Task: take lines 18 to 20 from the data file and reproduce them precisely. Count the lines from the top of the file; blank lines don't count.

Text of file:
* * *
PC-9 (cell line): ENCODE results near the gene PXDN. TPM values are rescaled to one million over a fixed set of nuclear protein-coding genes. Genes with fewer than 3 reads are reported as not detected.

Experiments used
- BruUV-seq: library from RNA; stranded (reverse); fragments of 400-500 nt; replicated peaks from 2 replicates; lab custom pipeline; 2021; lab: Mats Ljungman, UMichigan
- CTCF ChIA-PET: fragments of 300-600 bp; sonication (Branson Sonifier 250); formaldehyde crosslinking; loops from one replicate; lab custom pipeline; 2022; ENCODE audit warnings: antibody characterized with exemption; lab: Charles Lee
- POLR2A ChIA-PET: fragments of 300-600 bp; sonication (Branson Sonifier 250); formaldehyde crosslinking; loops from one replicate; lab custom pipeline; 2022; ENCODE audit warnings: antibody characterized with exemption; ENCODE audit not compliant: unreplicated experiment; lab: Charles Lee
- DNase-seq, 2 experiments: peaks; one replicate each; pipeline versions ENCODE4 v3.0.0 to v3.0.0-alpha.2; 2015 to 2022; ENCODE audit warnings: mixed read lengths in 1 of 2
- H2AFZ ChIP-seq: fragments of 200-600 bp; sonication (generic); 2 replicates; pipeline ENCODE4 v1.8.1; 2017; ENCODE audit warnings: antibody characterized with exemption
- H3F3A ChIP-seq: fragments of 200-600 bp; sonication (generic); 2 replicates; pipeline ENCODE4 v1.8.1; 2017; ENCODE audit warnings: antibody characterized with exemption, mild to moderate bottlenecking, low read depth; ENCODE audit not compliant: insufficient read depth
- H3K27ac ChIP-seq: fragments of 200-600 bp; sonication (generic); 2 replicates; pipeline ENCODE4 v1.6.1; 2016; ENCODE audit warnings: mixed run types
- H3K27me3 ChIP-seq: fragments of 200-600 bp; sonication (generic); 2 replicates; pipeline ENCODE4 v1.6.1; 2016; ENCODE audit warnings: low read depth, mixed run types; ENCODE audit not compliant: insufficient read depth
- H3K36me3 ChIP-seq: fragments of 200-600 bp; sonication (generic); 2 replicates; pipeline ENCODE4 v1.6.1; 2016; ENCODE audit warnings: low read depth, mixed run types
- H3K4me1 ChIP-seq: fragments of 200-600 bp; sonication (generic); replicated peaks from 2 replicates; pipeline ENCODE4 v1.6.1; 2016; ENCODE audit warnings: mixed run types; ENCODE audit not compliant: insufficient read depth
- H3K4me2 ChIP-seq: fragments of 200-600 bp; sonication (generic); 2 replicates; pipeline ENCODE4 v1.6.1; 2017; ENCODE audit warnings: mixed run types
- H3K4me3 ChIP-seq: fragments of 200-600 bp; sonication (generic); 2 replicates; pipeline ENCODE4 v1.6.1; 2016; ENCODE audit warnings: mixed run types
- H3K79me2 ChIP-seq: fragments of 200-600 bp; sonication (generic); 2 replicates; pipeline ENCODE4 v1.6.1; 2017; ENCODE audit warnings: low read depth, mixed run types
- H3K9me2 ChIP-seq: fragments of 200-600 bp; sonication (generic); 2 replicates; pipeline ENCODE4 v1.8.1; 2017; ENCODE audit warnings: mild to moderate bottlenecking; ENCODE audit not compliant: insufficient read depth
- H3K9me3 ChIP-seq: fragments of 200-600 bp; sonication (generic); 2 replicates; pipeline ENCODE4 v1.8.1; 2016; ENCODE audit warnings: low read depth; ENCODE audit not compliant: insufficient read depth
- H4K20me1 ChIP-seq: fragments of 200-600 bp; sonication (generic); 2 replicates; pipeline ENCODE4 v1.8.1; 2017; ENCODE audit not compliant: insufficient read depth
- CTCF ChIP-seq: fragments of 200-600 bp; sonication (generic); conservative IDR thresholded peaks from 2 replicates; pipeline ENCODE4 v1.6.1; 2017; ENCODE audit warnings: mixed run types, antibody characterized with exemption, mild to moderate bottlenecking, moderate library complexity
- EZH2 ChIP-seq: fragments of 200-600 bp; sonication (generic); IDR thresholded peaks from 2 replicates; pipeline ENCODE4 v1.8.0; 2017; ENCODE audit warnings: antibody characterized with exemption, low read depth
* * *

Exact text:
- H4K20me1 ChIP-seq: fragments of 200-600 bp; sonication (generic); 2 replicates; pipeline ENCODE4 v1.8.1; 2017; ENCODE audit not compliant: insufficient read depth
- CTCF ChIP-seq: fragments of 200-600 bp; sonication (generic); conservative IDR thresholded peaks from 2 replicates; pipeline ENCODE4 v1.6.1; 2017; ENCODE audit warnings: mixed run types, antibody characterized with exemption, mild to moderate bottlenecking, moderate library complexity
- EZH2 ChIP-seq: fragments of 200-600 bp; sonication (generic); IDR thresholded peaks from 2 replicates; pipeline ENCODE4 v1.8.0; 2017; ENCODE audit warnings: antibody characterized with exemption, low read depth